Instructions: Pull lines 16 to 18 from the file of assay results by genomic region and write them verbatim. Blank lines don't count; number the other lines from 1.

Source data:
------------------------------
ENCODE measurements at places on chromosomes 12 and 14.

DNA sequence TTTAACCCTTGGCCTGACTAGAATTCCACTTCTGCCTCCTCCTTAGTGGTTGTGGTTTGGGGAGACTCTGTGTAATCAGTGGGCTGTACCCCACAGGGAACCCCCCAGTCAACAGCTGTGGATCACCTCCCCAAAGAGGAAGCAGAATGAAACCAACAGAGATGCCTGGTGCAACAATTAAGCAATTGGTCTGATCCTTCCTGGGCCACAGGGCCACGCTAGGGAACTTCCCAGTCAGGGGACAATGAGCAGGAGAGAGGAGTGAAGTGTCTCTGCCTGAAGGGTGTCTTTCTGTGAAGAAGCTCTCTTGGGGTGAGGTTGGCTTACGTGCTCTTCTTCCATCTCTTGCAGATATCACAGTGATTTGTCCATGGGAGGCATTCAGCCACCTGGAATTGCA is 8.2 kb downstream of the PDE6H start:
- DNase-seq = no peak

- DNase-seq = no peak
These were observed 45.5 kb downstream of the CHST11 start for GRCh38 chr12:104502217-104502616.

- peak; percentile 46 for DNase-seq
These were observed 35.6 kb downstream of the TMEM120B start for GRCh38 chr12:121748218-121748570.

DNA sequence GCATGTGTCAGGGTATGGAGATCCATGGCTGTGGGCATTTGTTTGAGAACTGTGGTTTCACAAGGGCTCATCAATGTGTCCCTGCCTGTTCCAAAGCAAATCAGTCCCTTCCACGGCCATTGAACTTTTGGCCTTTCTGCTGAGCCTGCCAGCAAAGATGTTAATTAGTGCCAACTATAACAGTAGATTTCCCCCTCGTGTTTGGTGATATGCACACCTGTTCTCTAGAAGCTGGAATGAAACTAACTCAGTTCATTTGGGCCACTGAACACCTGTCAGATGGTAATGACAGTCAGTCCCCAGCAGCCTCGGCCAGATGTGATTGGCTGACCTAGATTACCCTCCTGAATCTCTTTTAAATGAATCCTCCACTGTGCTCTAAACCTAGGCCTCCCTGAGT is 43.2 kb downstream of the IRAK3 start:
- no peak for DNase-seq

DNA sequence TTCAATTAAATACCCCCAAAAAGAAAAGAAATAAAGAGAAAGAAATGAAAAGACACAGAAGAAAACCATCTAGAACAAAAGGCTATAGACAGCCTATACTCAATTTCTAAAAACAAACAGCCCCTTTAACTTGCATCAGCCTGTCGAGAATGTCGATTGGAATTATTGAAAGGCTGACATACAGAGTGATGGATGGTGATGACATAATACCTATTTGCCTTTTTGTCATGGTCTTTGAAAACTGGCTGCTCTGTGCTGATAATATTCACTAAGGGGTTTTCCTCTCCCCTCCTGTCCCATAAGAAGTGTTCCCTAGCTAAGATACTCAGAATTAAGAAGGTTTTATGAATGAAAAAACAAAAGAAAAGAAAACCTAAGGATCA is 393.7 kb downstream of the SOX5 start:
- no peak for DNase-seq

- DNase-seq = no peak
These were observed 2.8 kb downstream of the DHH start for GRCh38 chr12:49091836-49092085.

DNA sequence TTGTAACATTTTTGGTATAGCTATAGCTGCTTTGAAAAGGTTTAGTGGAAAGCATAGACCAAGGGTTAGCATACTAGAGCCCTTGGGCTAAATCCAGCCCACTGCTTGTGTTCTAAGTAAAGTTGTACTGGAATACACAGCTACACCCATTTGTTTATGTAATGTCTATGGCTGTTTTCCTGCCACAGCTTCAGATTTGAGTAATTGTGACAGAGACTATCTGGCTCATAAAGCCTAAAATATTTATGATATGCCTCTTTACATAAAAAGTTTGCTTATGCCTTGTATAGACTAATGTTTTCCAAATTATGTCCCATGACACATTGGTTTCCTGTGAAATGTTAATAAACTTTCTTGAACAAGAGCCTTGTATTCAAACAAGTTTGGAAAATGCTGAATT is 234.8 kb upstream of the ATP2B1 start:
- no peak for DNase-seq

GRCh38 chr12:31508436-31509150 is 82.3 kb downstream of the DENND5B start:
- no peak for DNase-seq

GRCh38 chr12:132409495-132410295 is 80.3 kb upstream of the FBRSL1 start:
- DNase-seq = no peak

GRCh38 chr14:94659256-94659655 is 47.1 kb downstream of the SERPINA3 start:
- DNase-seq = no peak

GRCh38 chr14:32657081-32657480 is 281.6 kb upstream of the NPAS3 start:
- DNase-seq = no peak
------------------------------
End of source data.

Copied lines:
GRCh38 chr12:31508436-31509150 is 82.3 kb downstream of the DENND5B start:
- no peak for DNase-seq

GRCh38 chr12:132409495-132410295 is 80.3 kb upstream of the FBRSL1 start: